It’s about quality, not quantity. I could read 300 zombie/romance YA books, one per day almost, but that wouldn’t fulfill my requirements of reading actual books.

Yes Rebecca, I’ve read some really great books — books that delighted me, challenged me, and provided insight.  These are my Top 5, all of which garnered 5-star ratings (click on links for my reviews):

When I look back on my 2012 Reading Resolutions, I find a bit of a mixed bag.  I wanted to read more books from my stacks than I acquire, and I did better at this than in earlier years.  I added 64 books to my library, not including reference works like knitting books.  This is, coincidentally, the same number of books I read.  28 of my 64 acquisitions were Virago Modern Classics, which I regard as a collection, something slightly different from a run-of-the-mill TBR pile (if you sense me rationalizing here, you’re probably right).  25 of my 64 books read came from my shelves, and 12 from my Virago Modern Classics collection.  I don’t want to over-complicate the math here (!!), so I think I’ll just declare this reading resolution a draw.  Are we all OK with that?

Moving on.  I completely failed to read more non-fiction; in fact, I read only 6 books.  They were good reads, too:  books like The Hare with Amber Eyes (review), and The Worst Hard Time (review).  I had good intentions to read more, but often found I just wasn’t in the mood.  I’m not giving up on nonfiction entirely, but I now known I just have an overwhelming preference for fiction.

Moving on, again. I feel good about my remaining two resolutions!! I continued making progress on all reading projects,reading loads of prize winners/nominees and classics, including Virago Modern Classics.  I also increased interaction with the book blogging community.  This came about through The Classics Club, Book Blogger Appreciation Week, and the Estella Society’s Book Blogging Buddy System, which is how I “met” Rebecca.

And finally, there was the Elizabeth Taylor Centenary.  This began in the LibraryThing Virago Modern Classics group, but in a burst of new year enthusiasm I expanded beyond LT, recruiting other bloggers to chat about one of Taylor’s novels each month.  I had so much fun collaborating with the hosts, and of course reading the novels and talking about them with other readers.  I’m also thrilled at how many people have discovered Taylor because of this event.  It was one of my most satisfying reading projects, ever!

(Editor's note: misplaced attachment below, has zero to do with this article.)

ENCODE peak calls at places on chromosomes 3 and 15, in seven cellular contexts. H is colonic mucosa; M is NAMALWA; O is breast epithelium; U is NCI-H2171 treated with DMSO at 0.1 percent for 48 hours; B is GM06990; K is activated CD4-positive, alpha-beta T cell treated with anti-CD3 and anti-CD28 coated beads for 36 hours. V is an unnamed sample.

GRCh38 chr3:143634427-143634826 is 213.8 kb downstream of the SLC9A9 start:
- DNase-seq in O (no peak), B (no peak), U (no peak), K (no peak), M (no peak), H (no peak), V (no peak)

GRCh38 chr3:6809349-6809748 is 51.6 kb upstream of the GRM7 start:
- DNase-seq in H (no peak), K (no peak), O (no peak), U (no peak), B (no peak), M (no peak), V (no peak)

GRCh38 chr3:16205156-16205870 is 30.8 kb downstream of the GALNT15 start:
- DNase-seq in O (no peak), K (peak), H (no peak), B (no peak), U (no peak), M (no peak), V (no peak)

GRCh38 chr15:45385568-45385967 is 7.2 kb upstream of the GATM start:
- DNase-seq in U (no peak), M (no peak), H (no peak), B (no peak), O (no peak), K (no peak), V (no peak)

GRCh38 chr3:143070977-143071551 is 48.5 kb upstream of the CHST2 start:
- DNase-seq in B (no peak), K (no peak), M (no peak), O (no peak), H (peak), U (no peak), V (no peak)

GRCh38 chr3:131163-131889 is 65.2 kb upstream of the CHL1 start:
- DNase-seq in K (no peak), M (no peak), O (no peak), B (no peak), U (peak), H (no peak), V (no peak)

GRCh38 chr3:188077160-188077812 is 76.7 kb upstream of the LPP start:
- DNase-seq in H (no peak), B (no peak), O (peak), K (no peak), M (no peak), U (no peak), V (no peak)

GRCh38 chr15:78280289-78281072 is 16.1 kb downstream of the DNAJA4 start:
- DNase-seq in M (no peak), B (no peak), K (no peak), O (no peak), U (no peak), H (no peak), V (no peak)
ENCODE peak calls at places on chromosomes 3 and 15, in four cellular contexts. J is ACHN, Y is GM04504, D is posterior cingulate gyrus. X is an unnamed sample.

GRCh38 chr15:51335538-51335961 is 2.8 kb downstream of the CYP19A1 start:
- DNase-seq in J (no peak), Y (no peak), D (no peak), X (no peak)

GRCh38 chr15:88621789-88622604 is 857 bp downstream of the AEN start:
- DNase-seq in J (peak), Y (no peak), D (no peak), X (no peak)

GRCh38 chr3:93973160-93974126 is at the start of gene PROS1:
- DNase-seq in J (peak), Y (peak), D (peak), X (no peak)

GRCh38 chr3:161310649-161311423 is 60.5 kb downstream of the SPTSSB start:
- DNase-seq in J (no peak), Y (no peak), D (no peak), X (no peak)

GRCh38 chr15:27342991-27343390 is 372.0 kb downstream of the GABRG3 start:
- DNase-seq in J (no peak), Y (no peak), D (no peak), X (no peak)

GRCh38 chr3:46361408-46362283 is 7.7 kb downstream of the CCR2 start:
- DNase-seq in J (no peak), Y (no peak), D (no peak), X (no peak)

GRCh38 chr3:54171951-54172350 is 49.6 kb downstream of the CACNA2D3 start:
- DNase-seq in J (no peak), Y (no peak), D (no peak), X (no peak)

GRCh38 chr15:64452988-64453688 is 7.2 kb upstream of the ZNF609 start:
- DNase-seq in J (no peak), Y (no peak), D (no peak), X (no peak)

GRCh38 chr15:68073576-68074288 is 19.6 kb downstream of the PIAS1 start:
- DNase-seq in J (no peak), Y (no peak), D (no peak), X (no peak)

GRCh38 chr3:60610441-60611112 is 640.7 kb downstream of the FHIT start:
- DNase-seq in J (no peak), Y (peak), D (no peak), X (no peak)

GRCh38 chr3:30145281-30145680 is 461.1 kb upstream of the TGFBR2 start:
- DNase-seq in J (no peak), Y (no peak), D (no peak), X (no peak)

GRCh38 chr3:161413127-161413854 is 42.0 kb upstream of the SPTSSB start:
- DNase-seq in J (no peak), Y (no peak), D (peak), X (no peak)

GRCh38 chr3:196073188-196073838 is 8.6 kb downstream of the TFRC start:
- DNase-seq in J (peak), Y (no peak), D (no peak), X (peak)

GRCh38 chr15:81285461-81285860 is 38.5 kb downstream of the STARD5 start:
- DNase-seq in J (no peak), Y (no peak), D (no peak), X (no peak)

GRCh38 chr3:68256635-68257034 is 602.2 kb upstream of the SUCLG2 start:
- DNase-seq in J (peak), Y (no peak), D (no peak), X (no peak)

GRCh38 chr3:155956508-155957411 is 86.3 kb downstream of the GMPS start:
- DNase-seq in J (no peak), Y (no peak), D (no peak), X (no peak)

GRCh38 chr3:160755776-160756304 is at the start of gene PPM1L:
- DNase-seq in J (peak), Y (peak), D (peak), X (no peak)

Well, that’s the year that was.  And of course I’m already geared up for 2013.  I’ll be back in the coming days with more resolutions to keep or break as I see fit.  🙂  And I’ll tell you about a personal long-term project, too.  See you soon!

What were the highlights of your reading year?

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The Sunday Salon: More books than I could possibly read in December …

What, November’s almost over?  It seems like I just posted my November book stack, and I haven’t read as much as I thought I would.  As I write this, I’ve only finished 2 books this month:  The Vet’s Daughter, which was just OK for me (read my review), and Barchester Towers, which I really enjoyed (read my review).  Mind you, the Trollope was more than 500 pages, so twice the size of my typical reads.  I’m working my way through Edith Wharton’s The Buccaneers, and should finish it before the month is out.  But there’s no denying this month has been slow, and that I’ve read far fewer books this year than in any year since I began blogging.

So now I’m in a little panic about my year-end reading.  There are so many books I’d planned to read this year and even with a couple of weeks off work at year-end, there’s just no way I can read them all!  I have to keep telling myself there is no success or failure, it’s just about enjoying the books I read, and I’ve truly enjoyed my 2012 reading.  Over the Thanksgiving holiday I took stock of the situation and came up with a list of books I’d most like to read before the year is out.  There are a couple of books from my November stack that I’ll carry over into December.  Here’s the stack I’ll be working my way through, subject to mood swings.  🙂

Uploaded from the Photobucket iPhone App

  • The Guns of August, by Barbara Tuchman:  OK, so I meant to read this in November, around Remembrance Day.  But I was dealing with some real life issues where lighter fare was in order, so I kept setting it aside.  I’m not sure it will suit my mood this holiday season, but I’ll keep it on the stack as a reminder of my good intentions.
  • Blaming, by Elizabeth Taylor:  this is the last readalong in the Elizabeth Taylor Centenary celebration.  Since we are reading chronologically, it’s also the last novel she published.  I’ll be sad to say “good-bye” to dear Liz, but I have her short story collections to look forward to.  I’ll pick this one up as soon as I finish The Buccaneers.
  • Tipping the Velvet, by Sarah Waters:  I’ve had this one on my shelves for ages, and know it will be a fun read.
  • The Hare with Amber Eyes, by Edmund de Waal:  my husband received this from a friend recently and was quite keen on it.  We don’t often read the same books, but he knows what I like and says I’ll like this.  I like the idea of a shared reading experience with him!